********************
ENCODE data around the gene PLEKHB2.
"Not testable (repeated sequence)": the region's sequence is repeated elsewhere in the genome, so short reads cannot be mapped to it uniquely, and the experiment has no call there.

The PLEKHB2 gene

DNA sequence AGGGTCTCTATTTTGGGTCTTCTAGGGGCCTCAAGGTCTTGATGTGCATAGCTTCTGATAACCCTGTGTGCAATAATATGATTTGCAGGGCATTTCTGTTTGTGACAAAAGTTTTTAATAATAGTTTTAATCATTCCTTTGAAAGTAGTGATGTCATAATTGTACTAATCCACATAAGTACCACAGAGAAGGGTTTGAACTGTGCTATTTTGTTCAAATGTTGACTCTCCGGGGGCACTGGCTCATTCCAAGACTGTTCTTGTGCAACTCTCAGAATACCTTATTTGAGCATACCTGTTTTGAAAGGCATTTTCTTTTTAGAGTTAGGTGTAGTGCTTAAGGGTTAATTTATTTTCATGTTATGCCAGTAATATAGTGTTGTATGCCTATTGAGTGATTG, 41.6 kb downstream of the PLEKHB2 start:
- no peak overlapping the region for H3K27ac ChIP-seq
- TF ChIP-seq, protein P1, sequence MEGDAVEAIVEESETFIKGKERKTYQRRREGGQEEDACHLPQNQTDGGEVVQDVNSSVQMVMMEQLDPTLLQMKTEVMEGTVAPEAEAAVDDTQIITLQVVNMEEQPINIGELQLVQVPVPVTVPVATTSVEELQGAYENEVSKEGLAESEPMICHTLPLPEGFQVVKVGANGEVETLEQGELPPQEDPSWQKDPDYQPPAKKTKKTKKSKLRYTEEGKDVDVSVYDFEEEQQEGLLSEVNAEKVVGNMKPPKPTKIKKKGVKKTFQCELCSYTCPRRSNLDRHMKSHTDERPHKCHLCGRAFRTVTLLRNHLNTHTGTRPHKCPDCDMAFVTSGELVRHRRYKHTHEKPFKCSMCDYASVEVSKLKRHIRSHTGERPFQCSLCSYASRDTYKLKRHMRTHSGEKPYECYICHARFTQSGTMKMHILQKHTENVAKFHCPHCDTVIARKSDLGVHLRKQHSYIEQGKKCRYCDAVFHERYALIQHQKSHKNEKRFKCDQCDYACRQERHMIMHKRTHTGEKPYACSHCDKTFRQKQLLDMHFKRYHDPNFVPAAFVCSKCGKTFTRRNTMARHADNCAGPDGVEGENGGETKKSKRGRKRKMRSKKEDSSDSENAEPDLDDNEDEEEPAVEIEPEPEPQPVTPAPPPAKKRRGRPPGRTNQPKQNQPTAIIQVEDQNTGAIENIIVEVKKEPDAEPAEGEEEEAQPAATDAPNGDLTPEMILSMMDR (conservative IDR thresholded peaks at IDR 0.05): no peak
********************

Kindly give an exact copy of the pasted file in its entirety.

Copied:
ENCODE data around the gene PLEKHB2.
"Not testable (repeated sequence)": the region's sequence is repeated elsewhere in the genome, so short reads cannot be mapped to it uniquely, and the experiment has no call there.

The PLEKHB2 gene

DNA sequence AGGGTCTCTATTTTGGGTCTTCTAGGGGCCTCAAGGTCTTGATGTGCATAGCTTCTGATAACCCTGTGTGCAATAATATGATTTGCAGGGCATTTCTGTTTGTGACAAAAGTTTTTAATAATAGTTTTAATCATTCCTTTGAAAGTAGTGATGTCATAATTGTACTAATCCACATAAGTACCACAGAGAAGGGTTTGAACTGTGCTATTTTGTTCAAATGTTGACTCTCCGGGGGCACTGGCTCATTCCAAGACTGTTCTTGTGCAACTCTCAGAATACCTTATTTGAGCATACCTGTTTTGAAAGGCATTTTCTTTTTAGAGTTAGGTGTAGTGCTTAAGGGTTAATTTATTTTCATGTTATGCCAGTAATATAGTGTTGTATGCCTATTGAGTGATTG, 41.6 kb downstream of the PLEKHB2 start:
- no peak overlapping the region for H3K27ac ChIP-seq
- TF ChIP-seq, protein P1, sequence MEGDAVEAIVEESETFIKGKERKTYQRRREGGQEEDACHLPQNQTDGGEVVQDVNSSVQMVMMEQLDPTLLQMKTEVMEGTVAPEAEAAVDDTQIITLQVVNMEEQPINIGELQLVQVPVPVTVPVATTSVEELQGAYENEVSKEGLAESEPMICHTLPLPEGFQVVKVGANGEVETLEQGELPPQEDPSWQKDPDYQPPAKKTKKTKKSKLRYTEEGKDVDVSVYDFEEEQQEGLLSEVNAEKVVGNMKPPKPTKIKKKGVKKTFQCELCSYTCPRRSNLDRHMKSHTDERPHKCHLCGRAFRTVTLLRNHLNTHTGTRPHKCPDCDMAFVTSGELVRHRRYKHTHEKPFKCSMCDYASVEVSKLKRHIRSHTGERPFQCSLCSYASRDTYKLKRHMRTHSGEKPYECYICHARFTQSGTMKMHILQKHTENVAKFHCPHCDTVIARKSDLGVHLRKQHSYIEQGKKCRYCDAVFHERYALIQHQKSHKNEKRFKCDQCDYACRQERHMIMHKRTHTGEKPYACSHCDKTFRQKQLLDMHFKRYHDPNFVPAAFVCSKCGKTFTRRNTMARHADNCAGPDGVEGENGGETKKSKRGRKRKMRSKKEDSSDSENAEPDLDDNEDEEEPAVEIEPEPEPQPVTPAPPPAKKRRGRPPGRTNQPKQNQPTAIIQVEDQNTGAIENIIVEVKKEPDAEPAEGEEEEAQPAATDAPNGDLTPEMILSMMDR (conservative IDR thresholded peaks at IDR 0.05): no peak